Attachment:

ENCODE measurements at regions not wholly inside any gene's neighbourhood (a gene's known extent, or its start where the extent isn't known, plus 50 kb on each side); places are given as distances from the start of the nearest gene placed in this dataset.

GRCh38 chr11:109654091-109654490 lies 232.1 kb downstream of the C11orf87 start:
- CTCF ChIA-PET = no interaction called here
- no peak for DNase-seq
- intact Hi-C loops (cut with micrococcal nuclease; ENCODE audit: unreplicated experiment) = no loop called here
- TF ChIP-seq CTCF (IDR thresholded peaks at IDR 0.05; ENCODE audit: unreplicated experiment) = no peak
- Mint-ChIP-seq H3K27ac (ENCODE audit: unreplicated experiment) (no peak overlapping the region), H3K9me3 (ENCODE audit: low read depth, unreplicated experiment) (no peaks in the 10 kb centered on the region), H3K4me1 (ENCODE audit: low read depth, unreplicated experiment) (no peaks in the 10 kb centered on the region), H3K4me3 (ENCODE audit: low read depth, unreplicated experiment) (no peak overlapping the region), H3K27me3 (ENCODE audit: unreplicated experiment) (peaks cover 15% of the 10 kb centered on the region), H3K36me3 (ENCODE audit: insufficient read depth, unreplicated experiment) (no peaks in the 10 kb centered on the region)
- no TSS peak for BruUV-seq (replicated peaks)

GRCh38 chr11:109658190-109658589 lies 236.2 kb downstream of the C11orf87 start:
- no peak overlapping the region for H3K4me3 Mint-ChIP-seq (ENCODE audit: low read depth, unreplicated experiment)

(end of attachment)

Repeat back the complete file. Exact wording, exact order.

ENCODE measurements at regions not wholly inside any gene's neighbourhood (a gene's known extent, or its start where the extent isn't known, plus 50 kb on each side); places are given as distances from the start of the nearest gene placed in this dataset.

GRCh38 chr11:109654091-109654490 lies 232.1 kb downstream of the C11orf87 start:
- CTCF ChIA-PET = no interaction called here
- no peak for DNase-seq
- intact Hi-C loops (cut with micrococcal nuclease; ENCODE audit: unreplicated experiment) = no loop called here
- TF ChIP-seq CTCF (IDR thresholded peaks at IDR 0.05; ENCODE audit: unreplicated experiment) = no peak
- Mint-ChIP-seq H3K27ac (ENCODE audit: unreplicated experiment) (no peak overlapping the region), H3K9me3 (ENCODE audit: low read depth, unreplicated experiment) (no peaks in the 10 kb centered on the region), H3K4me1 (ENCODE audit: low read depth, unreplicated experiment) (no peaks in the 10 kb centered on the region), H3K4me3 (ENCODE audit: low read depth, unreplicated experiment) (no peak overlapping the region), H3K27me3 (ENCODE audit: unreplicated experiment) (peaks cover 15% of the 10 kb centered on the region), H3K36me3 (ENCODE audit: insufficient read depth, unreplicated experiment) (no peaks in the 10 kb centered on the region)
- no TSS peak for BruUV-seq (replicated peaks)

GRCh38 chr11:109658190-109658589 lies 236.2 kb downstream of the C11orf87 start:
- no peak overlapping the region for H3K4me3 Mint-ChIP-seq (ENCODE audit: low read depth, unreplicated experiment)